Diseases & Conditions


Methicillin-resistant Staphylococcus Aureus (MRSA)

Diseases & Conditions


What is MRSA?

Methicillin-resistant Staphylococcus aureus (MRSA) is a bacterium that causes infections in different parts of the body. Treatment of MRSA is challenging as it is resistant to a number of widely used antibiotics. MRSA is usually spread by direct contact with an infected wound or from contaminated hands, usually from a hospital or other health care settings.1


What causes MRSA?

Staphylococcal bacteria are relatively common. About 1 in 3 people carry these bacteria on their skin, usually inside their nose and on the surface of their armpits, groin and buttocks. According to the Centers for Disease Control and Prevention, less than 2% of the population chronically carries MRSA.2 It is usually harmless and not a cause for worry for most healthy people. However, it can cause problems if it is able to enter the body or it infects someone having weak health.  Inappropriate use of antibiotics has contributed to the rise of drug-resistant bacteria such as MRSA.3


How does one get MRSA infection?

Most MRSA infections occur in people who have been in hospitals or other health care settings, such as nursing homes and dialysis centers as they have a weak immune system. This is known as health care-associated MRSA which is typically associated with invasive procedures or devices, such as surgeries, intravenous tubing or artificial joints.

When MRSA infection has occurred in the wider community (among healthy people), it is called community-associated MRSA. It is spread by skin-to-skin contact. At-risk populations include groups such as athletes, child care workers and people who live in crowded conditions.3

Though most MRSA infections are not serious, some can be life-threatening.


What are the symptoms of MRSA?

The symptoms of an MRSA infection will depend on what part of the body is infected:2

  • Skin and soft tissue MRSA infections: If MRSA infects the skin, it can result in a wound infection, boil or abscess. If it infects the deeper layers of skin, it is known as cellulitis. Typical symptoms are redness, swelling, tenderness, pain and a discharge of pus. Some people might experience additional symptoms, such as a fever and a general feeling of being unwell.
  • Invasive MRSA infections: If the MRSA bacteria penetrate deeper inside the body or into the blood, they can cause a more serious, invasive infection. Signs of an invasive infection include a high fever or above, chills, dizziness, muscle aches and pains, swelling and tenderness in the affected body part.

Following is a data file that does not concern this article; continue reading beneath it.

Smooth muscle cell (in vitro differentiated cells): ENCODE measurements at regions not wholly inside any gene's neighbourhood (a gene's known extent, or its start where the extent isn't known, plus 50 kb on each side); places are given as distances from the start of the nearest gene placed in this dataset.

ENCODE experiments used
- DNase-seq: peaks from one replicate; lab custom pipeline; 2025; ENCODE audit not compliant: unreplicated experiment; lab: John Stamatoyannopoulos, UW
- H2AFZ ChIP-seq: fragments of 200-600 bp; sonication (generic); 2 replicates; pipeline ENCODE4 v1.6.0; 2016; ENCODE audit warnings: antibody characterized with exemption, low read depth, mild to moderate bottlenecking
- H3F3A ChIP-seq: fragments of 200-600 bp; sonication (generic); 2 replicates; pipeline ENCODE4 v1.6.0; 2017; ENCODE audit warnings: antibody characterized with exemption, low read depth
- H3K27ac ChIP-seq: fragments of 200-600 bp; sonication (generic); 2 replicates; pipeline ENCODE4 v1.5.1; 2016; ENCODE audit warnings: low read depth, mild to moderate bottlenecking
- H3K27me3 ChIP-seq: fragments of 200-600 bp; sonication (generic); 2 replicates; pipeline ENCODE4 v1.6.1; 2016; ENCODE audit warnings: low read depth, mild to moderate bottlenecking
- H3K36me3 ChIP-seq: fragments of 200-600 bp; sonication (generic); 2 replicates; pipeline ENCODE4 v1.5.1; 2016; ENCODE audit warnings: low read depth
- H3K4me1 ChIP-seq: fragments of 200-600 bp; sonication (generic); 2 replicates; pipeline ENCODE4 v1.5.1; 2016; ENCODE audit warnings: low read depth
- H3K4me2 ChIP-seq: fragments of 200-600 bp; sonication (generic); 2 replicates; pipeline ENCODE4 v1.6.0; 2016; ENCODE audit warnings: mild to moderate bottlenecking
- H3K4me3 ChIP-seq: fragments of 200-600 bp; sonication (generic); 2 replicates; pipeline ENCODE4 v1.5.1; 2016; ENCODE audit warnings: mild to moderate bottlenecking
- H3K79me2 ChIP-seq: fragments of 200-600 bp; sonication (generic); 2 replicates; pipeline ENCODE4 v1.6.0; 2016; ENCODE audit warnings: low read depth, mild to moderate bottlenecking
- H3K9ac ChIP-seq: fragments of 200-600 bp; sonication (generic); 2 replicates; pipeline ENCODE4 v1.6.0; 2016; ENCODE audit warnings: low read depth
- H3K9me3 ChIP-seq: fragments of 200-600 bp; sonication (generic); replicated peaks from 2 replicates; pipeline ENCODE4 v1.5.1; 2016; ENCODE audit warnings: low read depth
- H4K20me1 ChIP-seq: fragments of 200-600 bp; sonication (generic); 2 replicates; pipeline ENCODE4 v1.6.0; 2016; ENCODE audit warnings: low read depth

How is MRSA diagnosed?

MRSA is diagnosed by obtaining samples of secretions from skin infections, nasal secretions, urine or blood samples. These samples are then cultured (placed on a dish of nutrients that allow bacterial growth) to confirm the presence of MRSA. Since culture technique takes about 48 hours for the bacteria to grow, newer tests that can detect staph DNA in a matter of hours are now becoming more widely available.4


How is MRSA treated?

If a patient has MRSA infection, treatment will depend on the severity of the case. Treatments may include:5

  • Decolonization: If the patient just carries MRSA on the skin, a decolonization treatment with antibacterial is required. Wearing each day new cloth and changing the bedding on a daily basis is also required with decolonization treatment.
  • Treating skin and soft tissue infections: For these kinds of infections, incision and drainage may be required. These treatments involve piercing the tip of the boil or abscess to remove the pus and allow the infected area to heal.
  • Treating invasive infections involves injecting a combination of different antibiotics for several weeks


How can MRSA be prevented?

Simple measures should be taken to stop the spread of MRSA and avoid infection:6

  • In the hospital, infected people are often placed in isolated rooms and visitors should follow strict hygiene procedures such as wear protective garments and disinfecting their hands
  • Community associated MRSA can be prevented by the following methods:
    • Washing hands on regular basis
    • Keeping wounds covered
    • Avoid sharing personal items
    • Showering after athletic games or practices 
    • Sanitizing bed linens



  1. Boucher, Helen W., and G. Ralph Corey. "Epidemiology of methicillin-resistant Staphylococcus aureus." Clinical infectious diseases 46.Supplement 5 (2008): S344-S349.
  2. MRSA infection - Symptoms (MRSA infection) http://www.nhs.uk/Conditions/MRSA/Pages/Symptoms.aspx (Accessed December 22, 2015)
  3. (Centers for Disease Control and Prevention) http://www.cdc.gov/mrsa/healthcare/index.html#q3 (Accessed December 22, 2015)
  4. MRSA (Staph) Infection (Healthline) http://www.healthline.com/health/mrsa#Diagnosis6 (Accessed December 22, 2015)
  5. MRSA infection - Treatment (MRSA infection) http://www.nhs.uk/Conditions/MRSA/Pages/Treatment.aspx (Accessed December 22, 2015)
  6. MRSA infection (Prevention) http://www.mayoclinic.org/diseases-conditions/mrsa/basics/prevention/con-20024479 (Accessed December 22, 2015)